Credit Fraud

Credit Fraud:

 

I can’t stand a thief. Call me crazy, but I’ve always felt it’s more natural to go to work than to try to take something that’s not yours.

 

In this day and age, thieves are getting smarter and working harder to take what belongs to you. This past month, I received a strange letter in the mail. It was from the IRS. Any time I get an IRS letter I ask my CPA about it. He told me the letter meant someone had used my social security number to try to get my tax information.

 

That got my attention.

 

This letter gave directions on what to do. It said to contact the credit-reporting agencies and notify them of the situation. I called Experian and they placed a fraud alert on my account and notified the other two agencies to do the same. During the call, the friendly operator tried to upsell me on their credit motoring services. I declined; time will tell if that was a prudent choice.

 

This week, our credit card company sent me a text asking me if I’d recently used my card for at an escort service for $31.99. My first response, out loud, was emphatically, “Well, no!”

 

The second thing that went through my head was, “Why would someone spend only $31.99 at an escort service?”

 

Mind you, I have zero experiences with that sort of business, but from what I can tell on TV, one seeking that sort of service should spend a lot more.

 

The whole thing seemed fishy, so I called the number on the back of my card. As it turns out, someone did try to use our card for some sort of online dating service. The card company’s fraud department took care of it.

 

The same day, I got a call from someone who had applied to a property we just rented out. The caller explained they saw the property was back on market, that they had the money and were ready to move in.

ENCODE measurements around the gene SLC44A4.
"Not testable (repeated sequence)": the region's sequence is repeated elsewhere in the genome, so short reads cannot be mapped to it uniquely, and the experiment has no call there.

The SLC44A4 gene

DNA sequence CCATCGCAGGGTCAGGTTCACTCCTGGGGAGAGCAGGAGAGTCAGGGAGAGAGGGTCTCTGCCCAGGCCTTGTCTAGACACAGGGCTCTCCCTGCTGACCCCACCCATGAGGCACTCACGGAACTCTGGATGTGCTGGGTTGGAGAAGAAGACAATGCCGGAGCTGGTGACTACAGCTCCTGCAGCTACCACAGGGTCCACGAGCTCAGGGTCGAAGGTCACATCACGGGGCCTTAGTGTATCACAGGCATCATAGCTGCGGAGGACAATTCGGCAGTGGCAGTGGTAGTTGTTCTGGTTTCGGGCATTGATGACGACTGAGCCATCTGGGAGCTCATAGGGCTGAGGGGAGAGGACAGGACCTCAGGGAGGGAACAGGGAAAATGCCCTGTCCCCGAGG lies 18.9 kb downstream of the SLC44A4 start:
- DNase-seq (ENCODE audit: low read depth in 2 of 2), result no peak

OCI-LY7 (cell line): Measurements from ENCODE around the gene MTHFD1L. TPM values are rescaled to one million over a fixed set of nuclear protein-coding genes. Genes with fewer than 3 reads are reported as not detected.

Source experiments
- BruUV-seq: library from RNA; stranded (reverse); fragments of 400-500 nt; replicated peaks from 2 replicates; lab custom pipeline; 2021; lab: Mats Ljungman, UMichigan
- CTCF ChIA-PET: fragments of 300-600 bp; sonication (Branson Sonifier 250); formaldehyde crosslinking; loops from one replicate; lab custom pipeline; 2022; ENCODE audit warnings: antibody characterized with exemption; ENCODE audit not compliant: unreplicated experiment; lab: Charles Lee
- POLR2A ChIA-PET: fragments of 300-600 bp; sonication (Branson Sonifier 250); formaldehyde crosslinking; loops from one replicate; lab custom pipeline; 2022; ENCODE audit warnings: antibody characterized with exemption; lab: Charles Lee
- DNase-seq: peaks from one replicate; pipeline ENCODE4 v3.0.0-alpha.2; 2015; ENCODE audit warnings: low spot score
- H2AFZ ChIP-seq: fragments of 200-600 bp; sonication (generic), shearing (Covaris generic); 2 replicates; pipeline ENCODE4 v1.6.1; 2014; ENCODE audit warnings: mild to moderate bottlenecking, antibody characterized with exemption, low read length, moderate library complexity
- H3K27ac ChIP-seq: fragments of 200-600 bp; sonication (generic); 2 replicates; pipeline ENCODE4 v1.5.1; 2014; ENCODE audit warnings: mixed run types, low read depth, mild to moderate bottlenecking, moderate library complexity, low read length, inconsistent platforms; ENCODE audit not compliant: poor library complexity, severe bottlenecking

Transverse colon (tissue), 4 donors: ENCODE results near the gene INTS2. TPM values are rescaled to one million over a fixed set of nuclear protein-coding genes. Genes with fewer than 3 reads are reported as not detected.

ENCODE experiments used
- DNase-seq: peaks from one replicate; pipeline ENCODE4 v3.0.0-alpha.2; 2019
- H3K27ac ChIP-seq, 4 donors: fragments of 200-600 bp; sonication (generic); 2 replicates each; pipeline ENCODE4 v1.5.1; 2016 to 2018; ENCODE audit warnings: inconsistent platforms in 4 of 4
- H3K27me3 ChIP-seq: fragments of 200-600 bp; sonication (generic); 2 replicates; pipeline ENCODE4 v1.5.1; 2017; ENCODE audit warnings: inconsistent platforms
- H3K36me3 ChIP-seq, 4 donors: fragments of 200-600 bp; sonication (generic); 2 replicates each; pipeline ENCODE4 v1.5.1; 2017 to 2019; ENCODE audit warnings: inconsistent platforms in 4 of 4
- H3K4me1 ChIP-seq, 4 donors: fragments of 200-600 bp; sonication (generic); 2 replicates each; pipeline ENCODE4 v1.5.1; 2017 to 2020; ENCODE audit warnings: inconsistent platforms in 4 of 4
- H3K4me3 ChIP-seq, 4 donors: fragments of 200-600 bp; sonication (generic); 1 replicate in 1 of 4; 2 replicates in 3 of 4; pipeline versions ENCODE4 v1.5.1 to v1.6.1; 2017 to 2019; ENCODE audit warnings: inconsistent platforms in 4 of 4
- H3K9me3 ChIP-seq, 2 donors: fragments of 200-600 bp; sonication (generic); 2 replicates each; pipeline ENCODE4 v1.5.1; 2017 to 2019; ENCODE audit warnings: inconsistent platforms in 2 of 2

This was news to me, especially since we’d finished the move-in inspection repairs two days before with the folks who’d rented the place. I asked the caller what gave them the idea it was back on market, and they informed me it was on Craigslist and were even kind enough to send me the link.

 

Someone had stolen our ad. They had stolen our pictures and most of our wording. In effect, they had stolen our house.

 

They were offering it for rent $300 cheaper than we had listed. This let me know it was not the new tenants trying to sublease the property but rather someone trying to get a lot of traffic.

 

I got curious and started trying to find the thief’s contact info in the ad. There was no phone number, even though our stolen ad said “call the number listed.” I did find a Google email address. I emailed them and asked for contact info. I told them I was super interested with cash in hand. I was hoping that would bait the hook.

 

I got a response email with poor grammar and punctuation. Basically, they were sending me to a site were I could get a credit report. This was to be brought with me when I viewed the home.

 

Right…

 

This is some sort of identity theft scam. They were using our hard work and trying to use our assets to prey on people. It just makes me sick.

 

With things like this going on, it becomes ever more important to have a good asset protection plan in place. Remember, “Own nothing but control everything.”

 

Are your properties in your personal name? What could that mean if someone steals you identity?

 

We learned how to protect ourselves and our assets from Dyches Boddiford. He is phenomenal. Go check out his website at assets101.com.

 

Joe and Ashley English invest in real estate in Northwest Georgia. For more information or to ask a question, go to www.cashflowwithjoe.com

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